The story appears on

Page A5

September 21, 2012

GET this page in PDF

Free for subscribers

View shopping cart

Related News

Home » Metro » Public Services

Train to far suburb takes half hour

IT will only take people about half an hour and 10 yuan (US$1.60) to reach Jinshan on the southern edge of Shanghai, off Hangzhou Bay, when a direct rail route to the suburban district opens to pilot service on September 28, said city government.

The Jinshan Railway Line runs from Shanghai South Railway Station to Jinshan New Town with its nine stops along the 56-kilometer-long track. It will use bullet trains that travel in two modes. One is non-stop; the other stops at each station.

The non-stop service will take 32 minutes, while the slower service will take about an hour to finish the nine-stop journey.

The current bus service takes more than an hour for Jinshan residents to get to downtown.

"It's a great linkage for us to downtown," said Li Yueqi, the governor of the Jinshan District. "Jinshan residents before had to spend a half day on the roads to downtown."

Li said the 4-billion-yuan rail project is one of Jinshan's biggest infrastructure works.

The new railway will charge fares from 3 yuan to 10 yuan. Passengers can use their public transport cards, a first for a railway operation, to buy tickets and enjoy discounts for bus and Metro transfers, said the operator, Shanghai Railway Bureau.

The operator will open 30 train services, eight non-stop services and 22 nine-stop ones, each day in the trial operation, and riders can check the trains' timetable soon on the bureau's website. More train services, up to 72 runs, will be added later, railway officials said. Cargo trains will also use the track.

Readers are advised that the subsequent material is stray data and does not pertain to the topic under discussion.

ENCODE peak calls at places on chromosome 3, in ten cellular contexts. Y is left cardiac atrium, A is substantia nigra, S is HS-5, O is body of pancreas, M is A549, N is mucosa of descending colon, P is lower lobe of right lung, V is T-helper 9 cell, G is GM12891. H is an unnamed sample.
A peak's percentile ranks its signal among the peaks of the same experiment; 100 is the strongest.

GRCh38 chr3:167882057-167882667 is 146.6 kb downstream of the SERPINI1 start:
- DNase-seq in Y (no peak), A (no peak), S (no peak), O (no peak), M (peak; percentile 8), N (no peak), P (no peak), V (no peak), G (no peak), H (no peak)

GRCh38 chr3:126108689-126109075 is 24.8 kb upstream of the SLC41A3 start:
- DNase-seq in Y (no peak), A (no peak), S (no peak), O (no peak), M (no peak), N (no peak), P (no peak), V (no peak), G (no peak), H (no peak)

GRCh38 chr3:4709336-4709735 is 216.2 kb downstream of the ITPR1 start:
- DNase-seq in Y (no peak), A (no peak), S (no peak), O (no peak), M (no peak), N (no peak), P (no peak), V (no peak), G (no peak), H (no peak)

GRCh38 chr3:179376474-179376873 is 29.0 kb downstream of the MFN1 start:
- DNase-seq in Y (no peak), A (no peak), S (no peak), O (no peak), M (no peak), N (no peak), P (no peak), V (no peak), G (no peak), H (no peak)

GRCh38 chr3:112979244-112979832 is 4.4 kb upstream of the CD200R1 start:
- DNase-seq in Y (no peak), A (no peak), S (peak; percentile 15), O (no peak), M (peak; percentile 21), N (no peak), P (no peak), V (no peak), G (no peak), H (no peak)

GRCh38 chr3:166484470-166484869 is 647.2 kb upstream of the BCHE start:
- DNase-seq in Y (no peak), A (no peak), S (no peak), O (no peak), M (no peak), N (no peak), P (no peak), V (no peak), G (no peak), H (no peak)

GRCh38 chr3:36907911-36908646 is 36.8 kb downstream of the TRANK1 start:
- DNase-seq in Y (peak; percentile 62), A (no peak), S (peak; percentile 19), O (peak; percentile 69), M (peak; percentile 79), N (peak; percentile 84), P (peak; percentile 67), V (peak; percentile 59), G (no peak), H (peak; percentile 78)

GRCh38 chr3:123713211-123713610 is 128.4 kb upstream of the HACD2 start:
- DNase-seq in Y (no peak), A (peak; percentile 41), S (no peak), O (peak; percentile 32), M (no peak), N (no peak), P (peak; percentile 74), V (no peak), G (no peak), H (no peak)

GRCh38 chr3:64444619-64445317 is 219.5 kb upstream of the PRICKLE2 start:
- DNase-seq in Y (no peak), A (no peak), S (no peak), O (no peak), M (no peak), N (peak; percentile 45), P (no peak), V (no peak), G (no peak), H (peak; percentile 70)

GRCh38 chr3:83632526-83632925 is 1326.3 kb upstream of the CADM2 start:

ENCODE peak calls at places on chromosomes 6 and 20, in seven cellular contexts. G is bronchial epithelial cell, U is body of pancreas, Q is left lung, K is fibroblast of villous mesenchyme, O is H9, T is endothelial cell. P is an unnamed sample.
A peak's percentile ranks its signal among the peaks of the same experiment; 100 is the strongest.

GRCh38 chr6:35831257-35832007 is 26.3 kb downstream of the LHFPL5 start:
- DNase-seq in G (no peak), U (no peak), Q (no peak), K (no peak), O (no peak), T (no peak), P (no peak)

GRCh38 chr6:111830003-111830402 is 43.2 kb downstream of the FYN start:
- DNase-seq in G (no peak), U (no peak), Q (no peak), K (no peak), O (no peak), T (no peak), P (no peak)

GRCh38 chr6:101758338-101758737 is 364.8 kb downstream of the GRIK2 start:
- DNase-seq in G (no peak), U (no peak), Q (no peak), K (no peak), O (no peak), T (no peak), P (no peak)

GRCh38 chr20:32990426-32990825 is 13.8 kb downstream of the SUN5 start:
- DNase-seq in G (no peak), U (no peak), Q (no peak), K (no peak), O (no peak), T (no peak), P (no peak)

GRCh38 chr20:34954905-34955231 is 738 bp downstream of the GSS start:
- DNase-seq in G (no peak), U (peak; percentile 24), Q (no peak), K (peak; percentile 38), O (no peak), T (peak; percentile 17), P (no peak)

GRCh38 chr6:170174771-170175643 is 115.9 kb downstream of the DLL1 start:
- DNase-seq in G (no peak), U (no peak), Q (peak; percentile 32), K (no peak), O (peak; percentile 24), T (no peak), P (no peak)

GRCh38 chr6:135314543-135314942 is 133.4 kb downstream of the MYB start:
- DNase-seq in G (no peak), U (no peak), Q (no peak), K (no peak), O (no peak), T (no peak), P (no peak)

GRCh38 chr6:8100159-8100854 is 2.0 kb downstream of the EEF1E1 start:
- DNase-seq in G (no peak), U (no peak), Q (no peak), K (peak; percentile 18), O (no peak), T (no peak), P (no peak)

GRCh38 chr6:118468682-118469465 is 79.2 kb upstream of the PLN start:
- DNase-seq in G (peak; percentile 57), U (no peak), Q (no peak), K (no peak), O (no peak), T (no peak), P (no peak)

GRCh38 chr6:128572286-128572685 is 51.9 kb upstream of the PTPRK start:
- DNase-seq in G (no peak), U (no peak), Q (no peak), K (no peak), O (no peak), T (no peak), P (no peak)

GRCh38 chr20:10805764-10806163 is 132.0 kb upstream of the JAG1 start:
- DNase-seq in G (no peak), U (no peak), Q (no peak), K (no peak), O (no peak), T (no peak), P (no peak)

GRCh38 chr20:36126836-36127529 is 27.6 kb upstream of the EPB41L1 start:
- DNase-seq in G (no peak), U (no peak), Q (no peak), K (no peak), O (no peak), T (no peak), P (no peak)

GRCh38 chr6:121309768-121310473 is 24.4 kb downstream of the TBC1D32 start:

Unlike the regular rail passengers who need an ID to buy tickets, the Jinshan line riders buy tickets via windows and ticket machines and do not need to give their ID cards first. And they can sit anywhere on the trains.

To prevent a passenger overload, the turnstile machines will calculate the volume and restrict the passengers from entering once the trains are occupied, said the operator.

The fast trains on the new track are a big change for Jinshan natives who still remember how it was in the old days.

"In my mind, I still cherish the days when my parents took me on the old, slow trains from my home to downtown to play when I was a child," said a Jinshan native surnamed Qian, who now works and lives downtown.

Qian said people like her welcome the new rail line, which can quickly take her home to visit family and friends in Jinshan.

The district government officials expect a passenger surge, with more visitors finding it easier to reach the beachside area for weekends and holidays.

The old Jinshan railway, built in the 1970s mainly for transportation of chemical products and later for passengers, stopped operation in 2001.

The renovation work on the old line and stations began in 2009.


Copyright © 1999- Shanghai Daily. All rights reserved.Preferably viewed with Internet Explorer 8 or newer browsers.

沪公网安备 31010602000204号

Email this to your friend